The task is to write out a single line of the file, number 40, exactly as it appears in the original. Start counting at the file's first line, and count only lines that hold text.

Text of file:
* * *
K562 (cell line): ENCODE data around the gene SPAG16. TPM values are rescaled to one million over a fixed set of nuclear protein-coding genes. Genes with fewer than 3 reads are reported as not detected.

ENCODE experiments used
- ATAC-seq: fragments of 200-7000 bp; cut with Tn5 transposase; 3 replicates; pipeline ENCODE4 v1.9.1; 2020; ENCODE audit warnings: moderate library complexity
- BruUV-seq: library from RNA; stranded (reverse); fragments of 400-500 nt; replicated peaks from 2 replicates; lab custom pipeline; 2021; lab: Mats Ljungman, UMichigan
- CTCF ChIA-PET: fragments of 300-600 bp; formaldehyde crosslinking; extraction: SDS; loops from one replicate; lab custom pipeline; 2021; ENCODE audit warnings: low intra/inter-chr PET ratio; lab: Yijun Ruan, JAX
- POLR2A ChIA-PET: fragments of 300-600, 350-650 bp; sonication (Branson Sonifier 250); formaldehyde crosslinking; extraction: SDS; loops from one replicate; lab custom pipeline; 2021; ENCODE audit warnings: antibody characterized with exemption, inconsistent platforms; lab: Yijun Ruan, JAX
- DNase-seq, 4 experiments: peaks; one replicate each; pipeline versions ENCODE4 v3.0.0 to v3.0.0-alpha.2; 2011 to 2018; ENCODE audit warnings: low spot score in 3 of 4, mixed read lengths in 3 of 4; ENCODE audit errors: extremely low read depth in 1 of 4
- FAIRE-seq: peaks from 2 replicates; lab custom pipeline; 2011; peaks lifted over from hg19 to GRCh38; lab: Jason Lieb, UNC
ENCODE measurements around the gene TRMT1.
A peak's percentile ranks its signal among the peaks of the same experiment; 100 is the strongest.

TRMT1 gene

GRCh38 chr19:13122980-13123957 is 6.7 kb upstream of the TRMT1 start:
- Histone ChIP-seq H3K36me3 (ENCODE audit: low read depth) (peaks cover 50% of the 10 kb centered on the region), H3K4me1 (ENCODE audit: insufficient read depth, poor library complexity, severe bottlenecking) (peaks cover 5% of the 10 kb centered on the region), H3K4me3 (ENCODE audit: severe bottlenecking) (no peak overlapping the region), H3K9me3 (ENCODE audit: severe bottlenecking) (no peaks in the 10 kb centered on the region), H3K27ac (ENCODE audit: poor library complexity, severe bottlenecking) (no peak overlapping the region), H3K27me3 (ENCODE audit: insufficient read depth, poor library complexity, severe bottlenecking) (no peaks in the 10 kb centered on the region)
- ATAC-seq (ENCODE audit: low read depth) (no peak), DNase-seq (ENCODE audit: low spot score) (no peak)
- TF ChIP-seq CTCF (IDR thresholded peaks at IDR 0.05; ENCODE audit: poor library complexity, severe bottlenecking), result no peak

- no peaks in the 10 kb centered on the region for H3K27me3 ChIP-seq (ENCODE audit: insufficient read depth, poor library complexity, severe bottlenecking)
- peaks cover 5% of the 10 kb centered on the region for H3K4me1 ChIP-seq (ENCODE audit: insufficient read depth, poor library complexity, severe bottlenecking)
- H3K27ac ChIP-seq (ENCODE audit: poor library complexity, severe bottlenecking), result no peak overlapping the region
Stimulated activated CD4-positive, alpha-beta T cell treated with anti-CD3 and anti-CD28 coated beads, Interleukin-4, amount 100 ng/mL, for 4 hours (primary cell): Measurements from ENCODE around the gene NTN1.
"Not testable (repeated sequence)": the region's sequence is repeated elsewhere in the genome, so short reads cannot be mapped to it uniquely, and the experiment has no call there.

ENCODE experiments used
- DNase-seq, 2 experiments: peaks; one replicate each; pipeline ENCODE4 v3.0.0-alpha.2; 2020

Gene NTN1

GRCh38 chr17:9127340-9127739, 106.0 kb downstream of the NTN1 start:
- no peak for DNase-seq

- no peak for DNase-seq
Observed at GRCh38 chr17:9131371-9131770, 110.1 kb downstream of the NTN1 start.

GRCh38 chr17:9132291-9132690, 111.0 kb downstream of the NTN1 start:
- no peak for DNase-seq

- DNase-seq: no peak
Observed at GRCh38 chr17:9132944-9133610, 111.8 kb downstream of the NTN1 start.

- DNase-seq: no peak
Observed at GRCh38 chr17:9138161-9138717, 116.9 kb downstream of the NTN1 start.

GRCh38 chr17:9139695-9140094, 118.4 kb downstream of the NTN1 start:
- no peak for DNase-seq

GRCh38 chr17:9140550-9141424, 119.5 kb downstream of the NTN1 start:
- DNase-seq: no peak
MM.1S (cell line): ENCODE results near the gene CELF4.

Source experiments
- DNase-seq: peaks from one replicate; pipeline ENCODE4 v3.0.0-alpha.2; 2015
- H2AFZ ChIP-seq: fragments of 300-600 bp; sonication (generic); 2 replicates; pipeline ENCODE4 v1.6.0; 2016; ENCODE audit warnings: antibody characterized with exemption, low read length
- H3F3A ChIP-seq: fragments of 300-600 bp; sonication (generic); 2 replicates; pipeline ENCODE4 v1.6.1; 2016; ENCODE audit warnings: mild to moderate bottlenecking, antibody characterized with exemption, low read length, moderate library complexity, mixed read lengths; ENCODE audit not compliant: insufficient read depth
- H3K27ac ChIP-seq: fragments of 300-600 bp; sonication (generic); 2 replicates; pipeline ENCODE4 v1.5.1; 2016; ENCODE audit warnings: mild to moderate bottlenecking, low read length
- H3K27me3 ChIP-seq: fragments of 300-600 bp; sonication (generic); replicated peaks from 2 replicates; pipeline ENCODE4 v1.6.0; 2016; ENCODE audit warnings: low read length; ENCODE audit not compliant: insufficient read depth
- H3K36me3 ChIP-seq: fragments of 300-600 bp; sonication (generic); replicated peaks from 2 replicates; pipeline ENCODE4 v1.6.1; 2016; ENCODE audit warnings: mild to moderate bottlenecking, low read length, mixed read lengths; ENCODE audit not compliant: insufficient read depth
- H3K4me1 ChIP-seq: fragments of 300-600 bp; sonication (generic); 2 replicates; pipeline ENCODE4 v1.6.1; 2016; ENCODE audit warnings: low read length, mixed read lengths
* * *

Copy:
- DNase-seq: peaks from one replicate; pipeline ENCODE4 v3.0.0-alpha.2; 2015